Lakeview Village under threat of “foul odours” from wastewater treatment site
Photos by Joel Wittnebel/Graphics from Lakeview Partners

Lakeview Village under threat of “foul odours” from wastewater treatment site

The models and images of what Lakeview Village will look like are nothing short of stunning. Pools of water, views of Lake Ontario and sweeping parklands are dotted with houses, families playing and shopping destinations. It conjures up an image which will, naturally, have people scrambling to make a downpayment. 

However, as it stands, those idyllic scenes could be shattered whenever the wind blows the wrong way. 

The Lakeview Village development on Mississauga’s waterfront is one of the most talked about projects in the city. Alongside plans such as the Hurontario LRT, it is a symbol of the denser, modern city emerging from the villages which once existed as a suburb of Toronto. 



Planned for the site of the former Lakeview power generation plant between Port Credit and Long Branch, the project was first known as Inspiration Lakeview. In its first incarnation, it was a resident powered call for density and modern living. As with so many projects, though, cash hungry developers have taken over the concept, adding significant height and removing a cherished Indigenous village from the plans. 

While residents of the Lakeview area and members of the Eagle Spirits of the Great Waters fight against the corporate changes to their dream, Lakeview Community Partners (the developers in charge of the project) have their own battle. 

A recent staff report on the project at the Region of Peel revealed some less savoury details of the project which have been somewhat buried. Staff at the region have identified Lakeview Village’s planned proximity to the G.E. Booth Wastewater Treatment facility as a potential issue for would-be residents of the site. The treatment facility processes sewage and wastewater from across Mississauga and Brampton, a vital but unglamourous task.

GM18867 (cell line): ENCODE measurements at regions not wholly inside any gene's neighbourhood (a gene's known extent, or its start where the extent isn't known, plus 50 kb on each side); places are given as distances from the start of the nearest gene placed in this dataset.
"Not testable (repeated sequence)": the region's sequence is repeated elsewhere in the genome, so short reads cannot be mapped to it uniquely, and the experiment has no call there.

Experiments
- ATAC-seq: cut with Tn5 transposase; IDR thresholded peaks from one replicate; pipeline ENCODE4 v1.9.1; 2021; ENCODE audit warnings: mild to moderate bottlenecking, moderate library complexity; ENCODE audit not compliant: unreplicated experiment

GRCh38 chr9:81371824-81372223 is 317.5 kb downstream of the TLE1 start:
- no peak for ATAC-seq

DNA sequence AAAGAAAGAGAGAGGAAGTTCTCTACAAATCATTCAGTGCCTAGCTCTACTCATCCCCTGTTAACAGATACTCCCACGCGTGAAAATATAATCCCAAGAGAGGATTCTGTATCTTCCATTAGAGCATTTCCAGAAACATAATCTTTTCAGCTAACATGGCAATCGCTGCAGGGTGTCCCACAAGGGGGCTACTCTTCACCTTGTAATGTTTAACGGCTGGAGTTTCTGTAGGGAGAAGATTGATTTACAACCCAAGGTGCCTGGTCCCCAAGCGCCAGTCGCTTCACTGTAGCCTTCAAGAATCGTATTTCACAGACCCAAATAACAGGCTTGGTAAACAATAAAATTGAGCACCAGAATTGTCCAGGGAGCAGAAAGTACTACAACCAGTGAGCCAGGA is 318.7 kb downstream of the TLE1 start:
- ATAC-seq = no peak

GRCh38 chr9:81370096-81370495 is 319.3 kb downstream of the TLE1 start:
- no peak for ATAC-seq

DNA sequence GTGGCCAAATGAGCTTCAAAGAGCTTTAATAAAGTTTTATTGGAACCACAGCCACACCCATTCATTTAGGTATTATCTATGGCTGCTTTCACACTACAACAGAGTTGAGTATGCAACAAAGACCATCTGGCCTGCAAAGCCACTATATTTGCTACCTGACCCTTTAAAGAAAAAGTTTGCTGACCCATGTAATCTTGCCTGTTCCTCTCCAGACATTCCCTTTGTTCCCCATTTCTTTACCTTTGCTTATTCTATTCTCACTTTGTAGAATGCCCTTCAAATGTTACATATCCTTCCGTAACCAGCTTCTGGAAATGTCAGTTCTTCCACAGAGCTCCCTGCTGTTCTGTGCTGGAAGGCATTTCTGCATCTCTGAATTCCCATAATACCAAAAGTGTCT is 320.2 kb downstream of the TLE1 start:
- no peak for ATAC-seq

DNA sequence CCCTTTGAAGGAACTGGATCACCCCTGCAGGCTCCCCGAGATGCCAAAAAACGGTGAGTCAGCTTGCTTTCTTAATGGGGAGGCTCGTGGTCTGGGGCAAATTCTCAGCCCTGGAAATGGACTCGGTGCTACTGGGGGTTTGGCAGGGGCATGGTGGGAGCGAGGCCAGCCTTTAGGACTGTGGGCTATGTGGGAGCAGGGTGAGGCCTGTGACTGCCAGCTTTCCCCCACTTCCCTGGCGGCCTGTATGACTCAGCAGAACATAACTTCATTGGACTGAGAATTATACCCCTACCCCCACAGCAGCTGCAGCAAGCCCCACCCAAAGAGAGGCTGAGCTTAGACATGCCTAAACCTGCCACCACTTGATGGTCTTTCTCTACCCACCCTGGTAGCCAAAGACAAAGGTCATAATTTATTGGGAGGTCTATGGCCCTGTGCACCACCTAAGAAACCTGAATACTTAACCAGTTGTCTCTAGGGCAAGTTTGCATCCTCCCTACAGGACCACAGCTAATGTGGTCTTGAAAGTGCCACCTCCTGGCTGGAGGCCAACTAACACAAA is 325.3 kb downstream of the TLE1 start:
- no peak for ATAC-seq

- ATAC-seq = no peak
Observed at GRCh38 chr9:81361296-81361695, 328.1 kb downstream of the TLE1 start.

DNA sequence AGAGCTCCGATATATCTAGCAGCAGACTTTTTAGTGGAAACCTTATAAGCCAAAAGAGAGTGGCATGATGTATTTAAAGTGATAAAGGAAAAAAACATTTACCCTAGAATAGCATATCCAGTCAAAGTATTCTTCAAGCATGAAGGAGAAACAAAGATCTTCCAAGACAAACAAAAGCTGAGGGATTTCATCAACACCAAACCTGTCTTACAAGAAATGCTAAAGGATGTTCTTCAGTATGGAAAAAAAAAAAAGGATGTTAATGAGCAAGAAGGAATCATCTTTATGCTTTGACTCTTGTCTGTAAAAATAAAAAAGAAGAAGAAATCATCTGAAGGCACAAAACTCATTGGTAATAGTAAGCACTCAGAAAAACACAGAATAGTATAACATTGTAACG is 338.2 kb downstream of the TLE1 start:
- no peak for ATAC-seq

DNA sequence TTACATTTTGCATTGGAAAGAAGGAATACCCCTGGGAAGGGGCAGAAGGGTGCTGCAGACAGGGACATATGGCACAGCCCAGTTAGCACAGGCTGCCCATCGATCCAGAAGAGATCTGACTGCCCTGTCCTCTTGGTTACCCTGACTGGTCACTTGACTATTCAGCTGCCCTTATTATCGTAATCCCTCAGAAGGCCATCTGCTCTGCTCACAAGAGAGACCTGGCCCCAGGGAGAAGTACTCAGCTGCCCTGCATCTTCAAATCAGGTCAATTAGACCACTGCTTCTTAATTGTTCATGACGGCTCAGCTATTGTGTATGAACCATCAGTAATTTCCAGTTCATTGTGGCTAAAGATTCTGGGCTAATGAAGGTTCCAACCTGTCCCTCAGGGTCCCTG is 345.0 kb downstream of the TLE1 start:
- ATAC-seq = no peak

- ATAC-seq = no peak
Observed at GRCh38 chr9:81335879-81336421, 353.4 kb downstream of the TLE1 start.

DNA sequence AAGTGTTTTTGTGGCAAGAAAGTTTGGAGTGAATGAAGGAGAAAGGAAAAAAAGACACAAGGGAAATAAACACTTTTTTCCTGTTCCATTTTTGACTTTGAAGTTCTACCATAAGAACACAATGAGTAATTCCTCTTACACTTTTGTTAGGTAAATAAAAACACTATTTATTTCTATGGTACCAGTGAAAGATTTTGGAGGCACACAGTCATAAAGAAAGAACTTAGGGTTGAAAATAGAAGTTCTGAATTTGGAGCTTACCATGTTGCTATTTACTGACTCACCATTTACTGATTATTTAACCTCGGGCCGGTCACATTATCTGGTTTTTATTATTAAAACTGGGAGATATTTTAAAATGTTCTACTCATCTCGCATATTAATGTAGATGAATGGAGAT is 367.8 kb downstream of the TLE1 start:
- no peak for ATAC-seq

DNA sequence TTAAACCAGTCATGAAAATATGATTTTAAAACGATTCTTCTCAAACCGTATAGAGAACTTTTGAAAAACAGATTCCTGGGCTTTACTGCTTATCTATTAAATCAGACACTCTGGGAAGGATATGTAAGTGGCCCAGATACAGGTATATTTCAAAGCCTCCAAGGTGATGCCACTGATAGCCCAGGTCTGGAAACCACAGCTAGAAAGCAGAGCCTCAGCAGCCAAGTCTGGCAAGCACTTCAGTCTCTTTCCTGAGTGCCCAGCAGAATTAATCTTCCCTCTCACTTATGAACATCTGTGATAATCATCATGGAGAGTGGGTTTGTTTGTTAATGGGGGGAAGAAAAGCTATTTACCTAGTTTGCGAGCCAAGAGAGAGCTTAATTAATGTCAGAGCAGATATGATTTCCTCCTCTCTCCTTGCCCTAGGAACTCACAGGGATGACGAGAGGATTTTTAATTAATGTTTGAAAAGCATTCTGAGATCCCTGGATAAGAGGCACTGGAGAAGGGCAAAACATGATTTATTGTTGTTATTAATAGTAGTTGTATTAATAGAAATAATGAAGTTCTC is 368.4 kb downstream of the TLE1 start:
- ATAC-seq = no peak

The main concern? The “foul odours” that waft from regional facility. 


A graphic from Lakeview Partners shows the planned development and the nearby sewage treatment facility.


The water treatment plant has sat on the site for 70 years. The Lakeview Village development marks the first time any residential development will be built in such close proximity. In preparation, the Region of Peel conducted a standard analysis of the potential impacts from dust, noise and odour, the plant could have on the sparkling new housing development. Though distance was found to mitigate noise, vibration and dust concerns “for the most part”, odour is considered harder to cure, with “unique measures” required to keep residents away from smells. 

Part of the issue is that Lakeview Village Community Partners plan to build their development just 120 metres from the boundary of the treatment plant. Guidelines set by the Ministry of Environment, Conservation and Parks suggest that residences should be built at least 150 metres away from such facilities, meaning the Lakeview Village project set itself a difficult task from the outset. According to an assessment submitted to the City of Mississauga by developers, Lakeview Village will be nearly 300 metres closer to the wastewater treatment facility than any other residences. The report states that the next closest property is a full 400 metres from the site’s borders. 

Worryingly, the report says that during a visit to the site by regional staff “significant on-site odours were observed at various locations near open primary clarifiers and aeration tanks. Field odour surveys conducted by Peel Region and by ORTECH indicate that weak sewage odours are moderately frequent at Hydro Road and moderate to strong odours occur there from time to time.”